Original specimens of book jackets, mounted and bound.
Despite the fact that dust jackets often include useful information about a book and its author, including biographical notes and often a portrait, it has long been Research Libraries practice to remove the jackets from new books during processing for their permanent place in the stacks. However, from 1926 to 1947, anonymous librarians selected and saved interesting jackets from books of all sorts, but no record has surfaced of the selection criteria used. Arranged roughly by date published/acquired, these paper covers eventually filled the 22 large scrapbooks presented here. This collection offers views of each jacket's front, spine, and inside flap, and jacket backs and flaps.
The jackets are from books published in the United States and Europe during two turbulent decades. Throughout, the illustrations and titles mirror the era's changing political concerns and desires. The dominant Art Deco design trends of the early years are evident. Many of the most powerful designs come from the Weimar Republic. The economies of scarce resources during the war years, 1942-45, are not evident in the continuity of graphic design, though the paper is low-grade.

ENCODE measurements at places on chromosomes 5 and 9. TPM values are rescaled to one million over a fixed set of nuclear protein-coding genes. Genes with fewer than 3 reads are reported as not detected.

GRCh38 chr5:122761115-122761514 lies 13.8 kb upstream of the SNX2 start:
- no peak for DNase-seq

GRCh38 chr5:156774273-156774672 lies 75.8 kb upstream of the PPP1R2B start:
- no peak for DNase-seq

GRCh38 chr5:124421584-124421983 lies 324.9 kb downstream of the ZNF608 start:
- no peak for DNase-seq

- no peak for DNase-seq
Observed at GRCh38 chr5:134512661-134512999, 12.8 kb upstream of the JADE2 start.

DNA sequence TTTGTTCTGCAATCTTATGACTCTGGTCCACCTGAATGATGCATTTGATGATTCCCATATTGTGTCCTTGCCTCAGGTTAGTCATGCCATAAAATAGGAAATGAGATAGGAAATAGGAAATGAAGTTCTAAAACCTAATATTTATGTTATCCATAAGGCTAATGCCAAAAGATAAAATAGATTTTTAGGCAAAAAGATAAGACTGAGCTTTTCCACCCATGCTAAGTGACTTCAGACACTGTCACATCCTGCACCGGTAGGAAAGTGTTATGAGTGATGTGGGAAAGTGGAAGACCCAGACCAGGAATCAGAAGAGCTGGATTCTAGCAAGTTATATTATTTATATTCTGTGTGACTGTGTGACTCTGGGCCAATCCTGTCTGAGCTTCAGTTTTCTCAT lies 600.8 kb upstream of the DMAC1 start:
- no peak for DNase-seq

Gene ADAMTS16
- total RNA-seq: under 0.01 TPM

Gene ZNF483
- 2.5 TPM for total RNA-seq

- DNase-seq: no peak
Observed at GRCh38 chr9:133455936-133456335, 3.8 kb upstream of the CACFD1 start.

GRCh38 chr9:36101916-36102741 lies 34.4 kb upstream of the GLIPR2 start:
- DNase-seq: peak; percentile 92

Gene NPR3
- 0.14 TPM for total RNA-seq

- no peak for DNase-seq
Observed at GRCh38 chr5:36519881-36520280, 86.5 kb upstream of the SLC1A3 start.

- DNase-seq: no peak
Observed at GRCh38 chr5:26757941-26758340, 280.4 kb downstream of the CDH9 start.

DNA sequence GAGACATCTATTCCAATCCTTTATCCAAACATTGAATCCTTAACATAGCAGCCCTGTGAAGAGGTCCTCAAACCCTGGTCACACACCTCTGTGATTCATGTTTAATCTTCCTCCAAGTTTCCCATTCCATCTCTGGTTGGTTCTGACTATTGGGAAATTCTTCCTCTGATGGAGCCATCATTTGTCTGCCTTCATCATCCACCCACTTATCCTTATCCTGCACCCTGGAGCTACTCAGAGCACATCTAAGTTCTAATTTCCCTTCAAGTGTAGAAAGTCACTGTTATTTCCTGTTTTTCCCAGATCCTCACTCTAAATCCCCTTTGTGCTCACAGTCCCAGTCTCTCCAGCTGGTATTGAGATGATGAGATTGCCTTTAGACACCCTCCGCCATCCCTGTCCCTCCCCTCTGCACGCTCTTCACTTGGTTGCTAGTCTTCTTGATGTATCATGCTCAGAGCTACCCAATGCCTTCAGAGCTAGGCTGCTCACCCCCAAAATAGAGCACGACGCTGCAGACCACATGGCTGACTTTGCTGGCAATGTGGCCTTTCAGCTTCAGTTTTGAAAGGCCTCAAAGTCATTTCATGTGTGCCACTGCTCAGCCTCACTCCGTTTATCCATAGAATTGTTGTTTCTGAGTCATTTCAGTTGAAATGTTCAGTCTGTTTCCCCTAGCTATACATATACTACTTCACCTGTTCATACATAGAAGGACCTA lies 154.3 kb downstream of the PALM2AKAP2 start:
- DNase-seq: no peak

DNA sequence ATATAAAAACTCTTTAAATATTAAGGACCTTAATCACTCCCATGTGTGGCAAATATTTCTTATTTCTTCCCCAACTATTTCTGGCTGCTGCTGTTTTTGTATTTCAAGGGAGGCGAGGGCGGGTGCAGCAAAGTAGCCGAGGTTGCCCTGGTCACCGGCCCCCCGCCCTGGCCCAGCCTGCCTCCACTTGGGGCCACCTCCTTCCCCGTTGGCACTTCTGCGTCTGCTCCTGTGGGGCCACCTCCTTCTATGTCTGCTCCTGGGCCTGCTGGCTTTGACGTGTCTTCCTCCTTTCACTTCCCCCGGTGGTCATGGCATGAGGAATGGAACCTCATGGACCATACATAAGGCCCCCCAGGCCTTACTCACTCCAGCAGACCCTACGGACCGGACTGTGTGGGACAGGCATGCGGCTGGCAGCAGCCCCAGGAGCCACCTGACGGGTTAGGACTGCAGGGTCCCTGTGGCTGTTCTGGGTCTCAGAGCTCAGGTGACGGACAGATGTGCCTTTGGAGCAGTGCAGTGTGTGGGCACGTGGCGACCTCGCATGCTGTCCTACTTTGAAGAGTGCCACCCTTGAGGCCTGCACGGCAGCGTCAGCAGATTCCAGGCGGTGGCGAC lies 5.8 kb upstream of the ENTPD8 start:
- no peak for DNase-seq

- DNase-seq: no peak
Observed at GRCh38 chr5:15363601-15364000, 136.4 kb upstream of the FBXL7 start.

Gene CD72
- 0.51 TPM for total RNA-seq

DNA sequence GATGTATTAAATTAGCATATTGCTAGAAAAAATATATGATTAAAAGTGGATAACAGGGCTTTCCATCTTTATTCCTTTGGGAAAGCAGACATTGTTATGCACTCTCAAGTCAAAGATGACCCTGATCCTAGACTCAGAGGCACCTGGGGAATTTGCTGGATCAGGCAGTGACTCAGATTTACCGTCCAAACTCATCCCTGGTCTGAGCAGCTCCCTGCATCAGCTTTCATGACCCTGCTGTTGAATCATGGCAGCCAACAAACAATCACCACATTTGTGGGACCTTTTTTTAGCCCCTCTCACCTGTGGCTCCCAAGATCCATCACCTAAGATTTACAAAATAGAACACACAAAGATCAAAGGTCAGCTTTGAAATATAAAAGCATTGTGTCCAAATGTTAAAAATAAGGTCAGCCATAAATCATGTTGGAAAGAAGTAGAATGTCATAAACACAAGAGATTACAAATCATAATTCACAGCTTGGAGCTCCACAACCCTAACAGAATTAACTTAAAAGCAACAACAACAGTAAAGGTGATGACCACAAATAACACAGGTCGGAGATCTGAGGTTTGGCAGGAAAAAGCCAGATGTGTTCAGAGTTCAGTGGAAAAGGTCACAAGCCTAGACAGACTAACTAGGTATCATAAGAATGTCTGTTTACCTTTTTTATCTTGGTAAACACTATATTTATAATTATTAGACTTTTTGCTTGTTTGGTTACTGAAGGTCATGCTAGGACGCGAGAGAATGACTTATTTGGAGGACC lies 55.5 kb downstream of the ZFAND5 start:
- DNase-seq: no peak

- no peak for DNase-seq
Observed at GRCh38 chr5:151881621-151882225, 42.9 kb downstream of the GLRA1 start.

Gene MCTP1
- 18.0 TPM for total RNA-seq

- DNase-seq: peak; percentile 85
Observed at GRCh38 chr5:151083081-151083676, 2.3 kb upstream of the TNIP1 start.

The book jacket, defined as a protective paper cover folded around the boards of a new book, has been in use since at least 1832. Since that time, publishers have exploited the possibilities of text and image printed on the jackets to increase the attractiveness of their offerings. Jackets also provide a means of advertising other currently available titles.
Citation/reference: Findlay, James A. "Brief History of the Book Jacket." In Pictorial Covers: An Exhibition of American Book Jackets, 1920-1950 Bienes Center for the Literary Arts, The Dianne and Michael Bienes Special Collections and Rare Book Library. Broward County (Fla.) Main Library (c1997)